Nothing is forever. The spies knew that someday the phone cables would require some routine maintenance — and then the Communists would discover the tunnel. That happened in April 1956, when a team of probing Soviet and East German engineers began to wonder what they had just unearthed. Meanwhile, the alert American spies rapidly packed up that day’s tape recordings and slipped away, closing the steel door behind them. The Communists burrowed into the eastern side of the tunnel. When they explored it, they were flabbergasted.
“What a filthy trick!”
Yes, somebody actually said that. We know because the hidden microphone recorded it. The enraged Communists walked all the way to the steel door. Behind it lay West Berlin. Next to the door they found a sign declaring in English, German and Russian: “Entry Prohibited — by order of the American Commander.”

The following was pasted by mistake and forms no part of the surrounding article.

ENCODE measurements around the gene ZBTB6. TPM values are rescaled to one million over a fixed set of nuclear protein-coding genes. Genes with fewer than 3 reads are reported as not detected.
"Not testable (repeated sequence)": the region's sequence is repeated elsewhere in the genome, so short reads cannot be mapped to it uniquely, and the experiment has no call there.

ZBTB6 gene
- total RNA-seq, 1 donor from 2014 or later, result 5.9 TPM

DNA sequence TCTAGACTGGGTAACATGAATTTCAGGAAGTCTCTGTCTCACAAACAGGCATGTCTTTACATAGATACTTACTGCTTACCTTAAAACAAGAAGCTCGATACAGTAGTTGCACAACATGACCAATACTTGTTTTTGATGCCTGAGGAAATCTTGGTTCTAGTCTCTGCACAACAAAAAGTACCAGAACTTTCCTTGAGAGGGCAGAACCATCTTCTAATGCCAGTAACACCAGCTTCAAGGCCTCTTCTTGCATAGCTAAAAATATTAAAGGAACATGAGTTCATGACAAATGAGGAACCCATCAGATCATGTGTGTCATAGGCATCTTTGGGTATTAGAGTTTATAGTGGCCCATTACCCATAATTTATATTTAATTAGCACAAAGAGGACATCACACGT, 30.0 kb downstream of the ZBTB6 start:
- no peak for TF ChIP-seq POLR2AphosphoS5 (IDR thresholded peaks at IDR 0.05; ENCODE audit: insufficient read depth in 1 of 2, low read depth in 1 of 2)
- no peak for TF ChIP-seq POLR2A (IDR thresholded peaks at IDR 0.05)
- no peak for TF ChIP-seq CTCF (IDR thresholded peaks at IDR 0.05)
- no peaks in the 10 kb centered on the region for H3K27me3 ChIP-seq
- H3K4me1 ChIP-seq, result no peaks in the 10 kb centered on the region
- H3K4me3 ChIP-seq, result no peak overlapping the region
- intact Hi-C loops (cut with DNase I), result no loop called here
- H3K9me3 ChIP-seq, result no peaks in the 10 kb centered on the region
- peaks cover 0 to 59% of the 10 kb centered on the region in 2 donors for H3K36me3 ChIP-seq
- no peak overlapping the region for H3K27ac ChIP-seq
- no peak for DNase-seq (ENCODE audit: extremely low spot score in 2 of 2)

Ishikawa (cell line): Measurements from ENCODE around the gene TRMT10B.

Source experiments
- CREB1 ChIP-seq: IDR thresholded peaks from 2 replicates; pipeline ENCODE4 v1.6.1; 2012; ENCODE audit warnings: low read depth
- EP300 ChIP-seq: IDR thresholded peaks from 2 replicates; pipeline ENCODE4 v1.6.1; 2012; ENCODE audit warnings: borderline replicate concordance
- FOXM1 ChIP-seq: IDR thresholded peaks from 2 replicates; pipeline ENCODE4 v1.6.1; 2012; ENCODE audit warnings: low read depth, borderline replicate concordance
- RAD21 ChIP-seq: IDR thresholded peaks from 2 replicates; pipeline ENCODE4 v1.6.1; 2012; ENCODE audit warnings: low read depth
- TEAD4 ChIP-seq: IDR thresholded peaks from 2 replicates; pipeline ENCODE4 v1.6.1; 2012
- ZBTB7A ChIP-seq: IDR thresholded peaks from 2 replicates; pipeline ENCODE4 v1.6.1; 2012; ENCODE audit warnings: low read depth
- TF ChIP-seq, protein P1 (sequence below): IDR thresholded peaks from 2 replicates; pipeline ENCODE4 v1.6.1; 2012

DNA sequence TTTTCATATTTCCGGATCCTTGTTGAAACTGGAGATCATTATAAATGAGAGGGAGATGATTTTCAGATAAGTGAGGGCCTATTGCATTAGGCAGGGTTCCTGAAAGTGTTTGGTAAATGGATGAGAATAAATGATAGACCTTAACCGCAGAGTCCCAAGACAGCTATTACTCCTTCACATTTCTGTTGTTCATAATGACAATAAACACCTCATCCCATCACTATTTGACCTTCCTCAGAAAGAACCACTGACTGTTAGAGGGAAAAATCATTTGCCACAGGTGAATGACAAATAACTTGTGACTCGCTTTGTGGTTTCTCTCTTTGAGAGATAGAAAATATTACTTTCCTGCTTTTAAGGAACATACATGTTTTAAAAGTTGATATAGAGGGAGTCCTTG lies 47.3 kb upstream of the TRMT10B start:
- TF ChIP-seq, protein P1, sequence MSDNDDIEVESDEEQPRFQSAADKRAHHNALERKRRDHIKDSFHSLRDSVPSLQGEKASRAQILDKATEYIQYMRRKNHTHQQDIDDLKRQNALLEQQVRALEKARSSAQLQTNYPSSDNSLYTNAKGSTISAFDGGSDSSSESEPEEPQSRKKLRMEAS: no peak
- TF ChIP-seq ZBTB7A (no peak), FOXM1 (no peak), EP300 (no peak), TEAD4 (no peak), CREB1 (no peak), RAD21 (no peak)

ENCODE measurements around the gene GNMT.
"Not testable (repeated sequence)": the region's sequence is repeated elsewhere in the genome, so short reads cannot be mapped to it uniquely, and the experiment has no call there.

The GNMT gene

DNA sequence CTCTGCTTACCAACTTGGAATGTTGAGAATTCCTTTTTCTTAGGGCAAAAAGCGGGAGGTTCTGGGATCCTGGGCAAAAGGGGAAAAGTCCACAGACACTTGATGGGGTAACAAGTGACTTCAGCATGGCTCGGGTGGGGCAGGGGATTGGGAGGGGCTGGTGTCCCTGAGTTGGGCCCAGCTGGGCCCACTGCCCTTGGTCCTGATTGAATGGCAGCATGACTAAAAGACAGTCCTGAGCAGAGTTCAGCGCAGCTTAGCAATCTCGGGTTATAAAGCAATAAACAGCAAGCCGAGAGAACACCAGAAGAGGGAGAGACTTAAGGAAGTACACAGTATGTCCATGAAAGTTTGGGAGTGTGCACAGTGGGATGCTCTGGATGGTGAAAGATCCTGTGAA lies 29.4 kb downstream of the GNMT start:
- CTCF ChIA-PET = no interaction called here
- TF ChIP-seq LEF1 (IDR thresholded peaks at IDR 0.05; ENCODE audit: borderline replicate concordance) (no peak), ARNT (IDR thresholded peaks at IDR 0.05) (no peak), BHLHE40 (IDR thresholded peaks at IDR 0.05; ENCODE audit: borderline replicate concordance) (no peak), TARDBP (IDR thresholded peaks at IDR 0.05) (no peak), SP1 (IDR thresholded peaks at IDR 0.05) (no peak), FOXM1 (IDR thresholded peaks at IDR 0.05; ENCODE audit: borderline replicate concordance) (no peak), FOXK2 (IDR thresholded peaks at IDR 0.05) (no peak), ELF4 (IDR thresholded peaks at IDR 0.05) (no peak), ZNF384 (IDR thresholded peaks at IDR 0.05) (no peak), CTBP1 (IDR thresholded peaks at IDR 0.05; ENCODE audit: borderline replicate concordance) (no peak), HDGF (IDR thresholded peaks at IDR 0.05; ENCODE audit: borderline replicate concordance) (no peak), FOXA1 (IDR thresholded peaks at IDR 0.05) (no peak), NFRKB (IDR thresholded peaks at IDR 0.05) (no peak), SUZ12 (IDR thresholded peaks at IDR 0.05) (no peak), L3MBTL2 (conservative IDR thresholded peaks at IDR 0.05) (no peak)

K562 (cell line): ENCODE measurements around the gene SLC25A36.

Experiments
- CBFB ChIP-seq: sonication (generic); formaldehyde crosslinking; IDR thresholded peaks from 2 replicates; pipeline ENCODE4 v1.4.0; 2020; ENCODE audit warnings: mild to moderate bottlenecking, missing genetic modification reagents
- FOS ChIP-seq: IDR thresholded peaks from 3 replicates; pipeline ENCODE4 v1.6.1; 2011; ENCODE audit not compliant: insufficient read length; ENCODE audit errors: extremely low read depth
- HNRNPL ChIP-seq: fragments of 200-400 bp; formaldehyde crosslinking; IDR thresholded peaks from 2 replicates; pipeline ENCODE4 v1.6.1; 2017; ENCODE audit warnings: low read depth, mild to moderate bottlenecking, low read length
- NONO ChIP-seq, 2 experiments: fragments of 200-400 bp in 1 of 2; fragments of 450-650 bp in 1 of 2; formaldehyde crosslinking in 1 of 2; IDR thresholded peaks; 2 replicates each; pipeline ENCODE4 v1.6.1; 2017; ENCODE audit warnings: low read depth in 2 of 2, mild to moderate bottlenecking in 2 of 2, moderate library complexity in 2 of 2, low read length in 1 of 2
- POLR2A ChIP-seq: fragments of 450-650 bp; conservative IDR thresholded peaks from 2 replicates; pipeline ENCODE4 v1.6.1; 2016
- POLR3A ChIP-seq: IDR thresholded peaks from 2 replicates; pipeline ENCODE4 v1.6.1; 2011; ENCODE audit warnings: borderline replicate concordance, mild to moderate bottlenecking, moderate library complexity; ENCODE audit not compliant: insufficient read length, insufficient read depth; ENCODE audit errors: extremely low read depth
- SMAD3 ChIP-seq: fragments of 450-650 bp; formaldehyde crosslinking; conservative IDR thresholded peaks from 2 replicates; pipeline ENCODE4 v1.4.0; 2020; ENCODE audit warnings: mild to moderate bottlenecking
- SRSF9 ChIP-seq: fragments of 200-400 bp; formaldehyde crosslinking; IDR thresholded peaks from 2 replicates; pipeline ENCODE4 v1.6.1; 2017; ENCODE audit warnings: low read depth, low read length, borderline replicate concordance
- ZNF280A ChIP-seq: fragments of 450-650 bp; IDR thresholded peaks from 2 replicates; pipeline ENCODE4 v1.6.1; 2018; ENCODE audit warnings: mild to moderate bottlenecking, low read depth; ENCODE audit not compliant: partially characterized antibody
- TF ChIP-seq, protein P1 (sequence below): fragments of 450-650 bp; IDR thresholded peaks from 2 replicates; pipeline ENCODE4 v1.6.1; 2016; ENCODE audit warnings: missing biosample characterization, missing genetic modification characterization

The Communists had gotten snookered. And they didn’t like it. Almost never did the Soviets deign to hold a press conference, but this time they did. They denounced the whole operation and even gave public tours of the tunnel. Some 50,000 ordinary East German visitors gawked at it. And at the Soviets’ invitation, so did liberal Western journalists. The journalists were flabbergasted, dumb-founded, overwhelmed with emotion.
They loved it.
“You Communists got snookered! Ha ha! And the CIA is not as incompetent as we thought it was! Yeah!”
Not the message the Communists intended. Their embarrassment erupted in cheers and laughter in the corridors of the CIA and MI-6.
There was only one problem: the CIA and MI-6 had gotten snookered. And they didn’t know it.
You see, the KGB actually knew all about the tunnel, even before it was built, because the KGB had a spy inside British Intelligence.
His name was George Blake. Blake had been briefed in advance about the planned Operation Gold and he duly told his Soviet handlers. But the KGB had a problem: they considered Blake to be such a valuable spy, they reasoned they could not disrupt the tunnel without alerting MI-6 and the CIA that a traitor lurked in their very midst. What to do?